I’ll be blogging about it all week, starting today with a look at why we even need high school accountability systems at all. As I point out in the paper, we’re in the midst of a strange paradox. Reading and math achievement levels are increasing for 4th- and 8th-graders, but they’ve barely budged for high school students. High school graduation rates are at all-time highs, and more students are going to and persisting in college, but college dropouts are now a bigger problem than high school dropouts. Continue reading

Simpson’s Paradox Hides NAEP Gains (Again)

Is the education space mature enough to handle NAEP tests every two or four years? I’m not so sure.

NAEP is the “Nation’s Report Card.” It takes a representative sample of United States students and tests them in reading, math, social studies, science, the arts, etc. There are several versions of NAEP intended to sample different groups of students–the nation as a whole, individual states, or large cities–but its overall goal is to provide citizens a snapshot of how we’re doing as a country.

The United States is a big country, and it takes a long time to move the needle on student achievement scores. Depending on the subject and sample, NAEP releases test results every two or every four years. When those scores come out, they almost always look flat. Once this same “flat” result gets repeated over and over, that starts to seep into our collective consciousness about how American students are doing.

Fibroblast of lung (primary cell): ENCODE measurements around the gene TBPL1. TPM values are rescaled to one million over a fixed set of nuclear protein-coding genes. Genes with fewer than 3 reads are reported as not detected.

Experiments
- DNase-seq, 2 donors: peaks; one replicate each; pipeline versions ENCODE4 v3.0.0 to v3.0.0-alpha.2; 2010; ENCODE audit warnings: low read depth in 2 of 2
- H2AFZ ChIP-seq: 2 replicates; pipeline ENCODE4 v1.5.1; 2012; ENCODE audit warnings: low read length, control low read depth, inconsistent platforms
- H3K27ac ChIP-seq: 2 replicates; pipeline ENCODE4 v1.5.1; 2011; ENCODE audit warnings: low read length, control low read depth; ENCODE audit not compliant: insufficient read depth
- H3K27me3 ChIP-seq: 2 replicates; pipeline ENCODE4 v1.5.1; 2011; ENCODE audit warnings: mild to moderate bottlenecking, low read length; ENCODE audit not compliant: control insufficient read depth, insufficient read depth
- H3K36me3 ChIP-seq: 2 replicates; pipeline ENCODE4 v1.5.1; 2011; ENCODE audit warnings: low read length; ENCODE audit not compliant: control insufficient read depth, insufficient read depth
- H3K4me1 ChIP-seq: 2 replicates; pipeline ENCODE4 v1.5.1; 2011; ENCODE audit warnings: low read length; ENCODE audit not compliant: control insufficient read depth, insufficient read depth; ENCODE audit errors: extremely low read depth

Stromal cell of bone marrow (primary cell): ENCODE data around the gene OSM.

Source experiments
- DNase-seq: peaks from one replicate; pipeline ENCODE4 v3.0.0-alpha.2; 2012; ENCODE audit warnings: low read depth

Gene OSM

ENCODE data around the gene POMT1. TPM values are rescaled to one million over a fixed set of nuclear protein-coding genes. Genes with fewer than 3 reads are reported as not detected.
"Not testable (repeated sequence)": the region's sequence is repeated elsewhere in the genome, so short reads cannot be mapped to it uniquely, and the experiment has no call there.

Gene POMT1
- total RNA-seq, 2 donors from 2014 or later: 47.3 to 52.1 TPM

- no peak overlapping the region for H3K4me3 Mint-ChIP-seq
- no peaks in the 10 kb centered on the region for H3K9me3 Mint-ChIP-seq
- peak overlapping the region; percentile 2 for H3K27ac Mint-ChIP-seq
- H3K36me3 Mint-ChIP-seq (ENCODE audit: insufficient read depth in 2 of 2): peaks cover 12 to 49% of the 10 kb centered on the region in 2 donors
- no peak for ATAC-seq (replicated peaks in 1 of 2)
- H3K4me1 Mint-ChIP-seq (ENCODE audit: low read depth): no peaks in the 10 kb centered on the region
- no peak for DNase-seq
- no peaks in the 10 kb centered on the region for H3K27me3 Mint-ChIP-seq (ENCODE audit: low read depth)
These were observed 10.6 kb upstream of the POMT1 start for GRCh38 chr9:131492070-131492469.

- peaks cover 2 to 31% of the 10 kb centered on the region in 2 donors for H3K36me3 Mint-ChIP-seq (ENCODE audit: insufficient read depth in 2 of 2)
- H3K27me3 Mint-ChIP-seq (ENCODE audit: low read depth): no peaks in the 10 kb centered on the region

But that’s the wrong way to look at it. From a long-term perspective, the achievement levels of American students are at or near all-time highs. Some groups of students are doing particularly well. The achievement scores of black, Hispanic, and low-income students have increased dramatically. Continue reading

Let’s Talk about Tests: Four Questions to Ask

If you follow education news, politics, and social media, it’s clear that testing is having a moment. I was surprised it wasn’t listed alongside Taylor Swift as a nominee for Time magazine’s 2014 Person of the Year. Everyone–policymakers, unions, state leaders, local administrators, teachers, parents, you name it–seems to agree that the amount of testing and its role in America’s schools and classrooms merit reconsideration. But the momentum of this “over-testing” meme has overshadowed the fact that testing policy is complicated. And when the field talks about “over-testing,” it’s often not talking about the same kinds of tests or the same set of issues.

To help clarify and elevate our over-testing conversation (because it’s here to stay), here are four questions to ask, with considerations to weigh, when deciding whether testing is indeed out of control–and evaluating the possible options to change it. Continue reading